Tuesday, June 29, 2010

Collection Tip: Cutting Corners

Cutting Corners

Ever heard this saying? "An ounce of prevention is worth a pound of cure."

In the busy workplace, there always seems to be too much to do and not enough time to do it in.

Cutting corners may feel like a short term solution, but it can lead to long term collection problems.

Some common corner cutting cases we've come across:
  • Relying on opinions and hearsay rather than on credit facts.
  • Not insisting that a proper credit application be completed and signed - or failing to notice that it was not signed or properly completed.
  • Not verifying information that should be verified before any credit is extended.
  • Not investigating and dealing with disputes promptly.
  • Failing to follow up on deteriorating payment habits.
  • Ignoring overdrawn credit limits instead of reviewing the customer's ability to pay.

The Bottom Line:

Take the time to be thorough. Each and every corner cut throughout your sales or lending process can become a very large obstacle down the road.

Tuesday, June 22, 2010

Collection Tip: Patience vs. Payments

Patience vs. Payments

Unlike wine, collections do not improve with age.

We see a wide range in the age of overdue accounts that our clients list for collection.

90 Day accounts are popular, especially with our pre-collection service. But some clients keep unpaid accounts in their own office for a year or more, hoping for a miracle. From our experience this can result in collectable accounts becoming uncollectable.

We believe in miracles too, but it seems that for every miraculous payment there are numerous old accounts that “go bad” – when the customer is finally pushed to pay, there are problems or complications because the account is so old.

These problems may seem familiar: 
  • The customer suddenly “remembers” problems with your product or service.
  • The customer advises that he/she does not pay interest. You have financed the customer for nothing.
  • Employees leave and customers claim certain deals and promises were made with a former employee.
  • Your customer goes bankrupt, disappears, becomes very ill, or any of the multitude of other scenarios that render the account uncollectable.
  • If you decide to take legal action, older accounts may be statute barred and your legal costs will be unrecovered on top of the balance already outstanding.
  • Important documents can’t be located – they’ve been lost in the shuffle over time.
  • You get frustrated and simply give up on older accounts.

The Bottom Line:
While some creditors wait patiently for a miracle, others are getting paid!
Contact us for more information or advice on how to balance patience vs. payments:
Toll Free: 1-800-267-0490

Check out our website for more information on end to end A/R solutions:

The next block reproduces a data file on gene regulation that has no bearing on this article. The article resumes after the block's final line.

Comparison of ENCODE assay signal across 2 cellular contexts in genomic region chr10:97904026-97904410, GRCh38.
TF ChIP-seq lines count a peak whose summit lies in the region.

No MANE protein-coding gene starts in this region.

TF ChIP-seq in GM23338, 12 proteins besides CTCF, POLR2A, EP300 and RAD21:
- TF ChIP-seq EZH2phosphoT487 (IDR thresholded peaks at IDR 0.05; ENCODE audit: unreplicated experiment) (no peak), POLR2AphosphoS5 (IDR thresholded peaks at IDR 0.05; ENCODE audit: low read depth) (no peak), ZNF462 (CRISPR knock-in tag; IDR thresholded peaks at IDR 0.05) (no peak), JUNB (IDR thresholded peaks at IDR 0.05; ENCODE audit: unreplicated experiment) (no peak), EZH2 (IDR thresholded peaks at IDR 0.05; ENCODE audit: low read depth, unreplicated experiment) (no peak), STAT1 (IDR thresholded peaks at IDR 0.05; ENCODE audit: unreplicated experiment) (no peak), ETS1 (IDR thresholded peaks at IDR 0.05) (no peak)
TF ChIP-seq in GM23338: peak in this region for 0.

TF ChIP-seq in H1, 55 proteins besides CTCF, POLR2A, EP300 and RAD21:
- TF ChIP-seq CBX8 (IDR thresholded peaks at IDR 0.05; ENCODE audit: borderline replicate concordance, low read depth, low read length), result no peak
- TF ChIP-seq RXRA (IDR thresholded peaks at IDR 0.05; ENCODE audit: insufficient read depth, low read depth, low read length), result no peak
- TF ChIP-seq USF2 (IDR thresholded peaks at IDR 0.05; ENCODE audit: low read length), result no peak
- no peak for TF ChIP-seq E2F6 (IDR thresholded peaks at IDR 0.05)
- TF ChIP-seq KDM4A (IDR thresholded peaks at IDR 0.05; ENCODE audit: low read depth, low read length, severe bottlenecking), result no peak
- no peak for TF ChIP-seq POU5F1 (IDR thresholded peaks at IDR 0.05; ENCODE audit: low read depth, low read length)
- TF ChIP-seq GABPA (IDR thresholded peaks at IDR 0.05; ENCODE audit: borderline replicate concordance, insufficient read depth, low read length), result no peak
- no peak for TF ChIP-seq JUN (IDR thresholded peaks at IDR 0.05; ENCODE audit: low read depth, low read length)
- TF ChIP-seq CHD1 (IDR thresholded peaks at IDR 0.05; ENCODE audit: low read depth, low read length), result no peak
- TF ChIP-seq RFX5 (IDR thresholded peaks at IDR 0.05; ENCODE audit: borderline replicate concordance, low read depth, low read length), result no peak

Saturday, June 19, 2010

Collection Tip: Right Under Your Nose?

Right Under Your Nose?

Accounts listed for collection get larger all the time. Despite the larger balances, information customers provide is often disregarded – information that could prove very helpful later, if the account goes unpaid.

Examples of details that often slip through the cracks:
  • Bank and account number from which payments were drawn. This can be found on cheques, and sometimes on credit applications and preauthorized payment forms.
  • Possible alternate or updated business names (incorporated or otherwise) under which the customer appears to be operating.
  • Letters or documents showing changes in the business, such as asset ownership, partners, etc.
  • Change of address notice from the customer.
A good, up to date credit application is usually the most well rounded source of information. However, we’ve found the leads mentioned above can also be extremely useful when collecting an account.

The Bottom Line:

When an account is delinquent, have a closer look at the documentation you already have on file and see what you find. There could be essential information right under your nose.

Check out our end to end A/R solutions at

Wednesday, June 16, 2010

Collection Tip: "No Big Deal"

No Big Deal

When your accounts receivable fall into these categories:

1. Terms of payment not kept
2. Promises for payment not complied with
3. Credit limits exceeded

These are serious, urgent issues.

“So the account is a bit slow, what’s the big deal?”

This type of thinking is the root of the problem. When you make accounts receivable calls with the “no big deal" attitude, it's reflected in tone and word. This gives your customer the impression that it doesn't matter to you if they pay or not.

The Bottom Line:

If the person calling for payment does not convey urgency, then how can the customer consider their payment urgent?

How many accounts remain unpaid because the customer considers the delinquency “No Big Deal”?